How to Fill Nail Holes in Trim

Using a filling knife to fill a hole in plank of wood
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Installing door or window trim, baseboards, or crown molding always results in nail holes in trim that need filling. These might be large divots caused by finish nails or barely perceptible pinprick-sized holes caused by power brad or finish nailers.

For a clean appearance, you will want to fill in these holes before painting. This is a simple project involving only a few tools, yet the results will help your project look truly professional.

How Do You Fill Nail Holes?

If you used an electric brad nailer to install the trim and it was perfectly calibrated, you should have nail holes that are nearly invisible. In this case, it is your choice whether you want to fill them. From a distance, these holes will recede. This means that crown molding is a good candidate for unfilled nail holes. Arguably, crown molding is a distant type of trim since it is attached at the ceiling level and minor details are not visible.

Often, though, shallow depressions are left when you are done, especially if you manually hammered in finish nails with a hammer and recessed them with a simple metal punch-like device called a nail set. Even those tiny holes produced by a power nailer may show up when the light hits the surface at a low angle.

If you are installing more than one room of trim and have other projects to attend to, not filling the holes in the trim may save some time. A medium-sized room of trim, such as one with crown molding, baseboards, two windows, and one door, may take about one hour to complete. Many homeowners and even some professionals paint right over the holes because the paint will somewhat fill in small holes. But if you want a smooth, hole-free trim surface, you can obtain that level of perfection with little work by filling in the holes before painting.

Wood filler is weaker than trim materials such as wood, PVC, or MDF. This means that, during sanding, the wood filler will sand down before its surrounding material will. Priming and painting over the wood filler subsequently strengthen the wood filler.

Project Metrics

  • Working Time: 15 minutes per 8 linear feet
  • Total Time: 15 minutes
  • Skill Level: Beginner
  • Material Cost: $5 to $20

What You Will Need


  • Latex or nitrile gloves
  • Water-based wood filler
  • Sandpaper
  • Putty knife

Watch Now: How to Fill Nail Holes in Trim


Begin With Water-Based Wood Filler

There is a major difference between water-based and solvent-based wood fillers. Water-based fillers, such as Elmer's Carpenter's Wood Filler Max are creamy to smooth on and easy to clean up, but weak when spread out over wide areas. Solvent-based fillers are sticky and oily and difficult to clean up if you wait until they dry. The good part of solvent-based fillers is that they dry rock-hard, far stronger than their crumbly water-based counterparts.

With interior nail holes, you don't need the filler to be very strong at all. Also, the filled holes will be covered with primer or paint, both of which provide some stability for those water-based fillers.

Use Your Finger as a Tool

Use latex, vinyl, or nitrile gloves when applying wood filler. For most holes, the space to fill is so small that it is better to use your finger. Put a dab about the size of a quarter of a pea on your favored index finger. Press it in and give it a quick smear. One smear should be enough, two at the most.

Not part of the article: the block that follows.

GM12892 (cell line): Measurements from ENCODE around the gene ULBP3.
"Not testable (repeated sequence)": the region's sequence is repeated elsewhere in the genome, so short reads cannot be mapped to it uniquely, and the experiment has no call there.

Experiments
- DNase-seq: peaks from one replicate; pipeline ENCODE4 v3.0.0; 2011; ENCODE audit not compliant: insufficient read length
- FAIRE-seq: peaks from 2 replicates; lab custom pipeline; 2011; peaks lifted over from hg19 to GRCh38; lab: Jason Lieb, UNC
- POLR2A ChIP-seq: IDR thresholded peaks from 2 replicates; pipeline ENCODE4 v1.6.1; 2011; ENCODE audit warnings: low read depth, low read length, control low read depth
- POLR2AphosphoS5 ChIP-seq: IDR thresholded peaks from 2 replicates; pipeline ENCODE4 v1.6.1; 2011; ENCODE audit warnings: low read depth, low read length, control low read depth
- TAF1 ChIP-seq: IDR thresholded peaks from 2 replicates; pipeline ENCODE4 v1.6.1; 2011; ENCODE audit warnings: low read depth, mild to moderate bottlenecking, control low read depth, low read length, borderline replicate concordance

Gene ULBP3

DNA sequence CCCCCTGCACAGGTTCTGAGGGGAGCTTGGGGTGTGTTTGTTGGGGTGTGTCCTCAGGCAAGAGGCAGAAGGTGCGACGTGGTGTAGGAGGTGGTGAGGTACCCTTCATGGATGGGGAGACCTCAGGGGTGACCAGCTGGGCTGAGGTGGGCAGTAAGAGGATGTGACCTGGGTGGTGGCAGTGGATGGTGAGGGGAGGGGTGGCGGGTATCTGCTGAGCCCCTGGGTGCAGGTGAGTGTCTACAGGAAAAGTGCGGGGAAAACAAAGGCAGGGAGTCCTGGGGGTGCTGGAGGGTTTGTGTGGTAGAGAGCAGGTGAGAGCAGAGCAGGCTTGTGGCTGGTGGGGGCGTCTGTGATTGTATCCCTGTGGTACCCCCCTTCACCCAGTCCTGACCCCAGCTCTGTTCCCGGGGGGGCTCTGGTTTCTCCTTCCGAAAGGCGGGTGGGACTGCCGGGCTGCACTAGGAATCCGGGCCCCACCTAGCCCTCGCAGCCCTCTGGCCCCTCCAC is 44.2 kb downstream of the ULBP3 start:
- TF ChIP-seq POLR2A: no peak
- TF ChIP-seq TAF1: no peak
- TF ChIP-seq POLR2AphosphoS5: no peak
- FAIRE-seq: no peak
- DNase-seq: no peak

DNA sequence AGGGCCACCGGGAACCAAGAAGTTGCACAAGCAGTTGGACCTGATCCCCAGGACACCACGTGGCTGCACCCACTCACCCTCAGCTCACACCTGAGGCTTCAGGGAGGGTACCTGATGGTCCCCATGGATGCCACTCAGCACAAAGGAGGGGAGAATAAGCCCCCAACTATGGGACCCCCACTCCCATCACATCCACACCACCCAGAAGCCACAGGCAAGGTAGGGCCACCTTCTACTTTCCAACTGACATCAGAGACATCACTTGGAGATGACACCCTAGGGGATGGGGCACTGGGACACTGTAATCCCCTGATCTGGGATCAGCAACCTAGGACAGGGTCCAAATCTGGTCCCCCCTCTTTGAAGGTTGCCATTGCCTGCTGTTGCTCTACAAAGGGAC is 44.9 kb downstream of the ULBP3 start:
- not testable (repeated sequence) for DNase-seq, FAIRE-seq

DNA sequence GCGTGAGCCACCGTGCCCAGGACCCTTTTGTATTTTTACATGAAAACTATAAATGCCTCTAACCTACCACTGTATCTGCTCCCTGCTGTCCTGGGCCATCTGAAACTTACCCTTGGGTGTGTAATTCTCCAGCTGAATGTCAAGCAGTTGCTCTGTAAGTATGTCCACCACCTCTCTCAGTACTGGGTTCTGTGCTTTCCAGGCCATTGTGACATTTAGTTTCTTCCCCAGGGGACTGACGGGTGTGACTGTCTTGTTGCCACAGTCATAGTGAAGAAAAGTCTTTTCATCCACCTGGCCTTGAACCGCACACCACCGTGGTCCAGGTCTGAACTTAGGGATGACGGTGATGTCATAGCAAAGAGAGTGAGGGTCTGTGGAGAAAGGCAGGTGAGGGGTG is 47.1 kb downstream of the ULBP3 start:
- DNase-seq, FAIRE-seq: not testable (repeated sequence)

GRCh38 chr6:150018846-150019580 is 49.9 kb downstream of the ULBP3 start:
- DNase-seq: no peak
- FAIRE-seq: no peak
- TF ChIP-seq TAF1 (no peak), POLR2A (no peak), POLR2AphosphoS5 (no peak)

In the end, only the hole itself should be filled. But at this point, it is often preferable to have a slight, smooth ridge over the area.

Use the Putty Knife as a Tool

Deeper or larger holes may require the assistance of a putty knife. The putty knife allows you to scoop up wood filler from the container and to firmly press it into the hole while keeping your fingers clean. The main value, though, is that you can use the putty knife to scrape across the trim to remove excess wet putty. This saves on sanding later on.

To use, take up a small amount of filler from the container, about the size of a dime. Transfer the filler to the trim. Force the filler into the hole. In the same motion, scrape the putty knife down the trim to remove the excess. Deposit the excess back in the container.


Close the lid on the wood filler between uses as filler hardens quickly. Even a minute or two is enough for the filler to begin to develop a dry shell on top.

Sand With Your Finger

One benefit of using that crumbly water-based filler is that your finger can act as a type of sandpaper.

After the filler has dried for about 15 minutes, you must sand off the crumbles and protrusions with your finger. A clean cotton glove works well as a sanding device, too. Latex, vinyl, and nitrile tend to tear, though, of the three, nitrile will last the longest.

Finish With Sandpaper

If you do a good enough job in previous steps, sanding down the filler with real sandpaper is almost unnecessary. But sandpaper will always give you a bit better finish.

With #180 to #100 (fine) sandpaper, lightly swipe each filled nail hole one or two times. Harder or more numerous swipes will only wear down your trim board. 

Clean the surface with a tack cloth. Do not rub the tack cloth in hard or you risk embedding the surface with wax. After that, the material is ready to prime, paint, stain, or seal.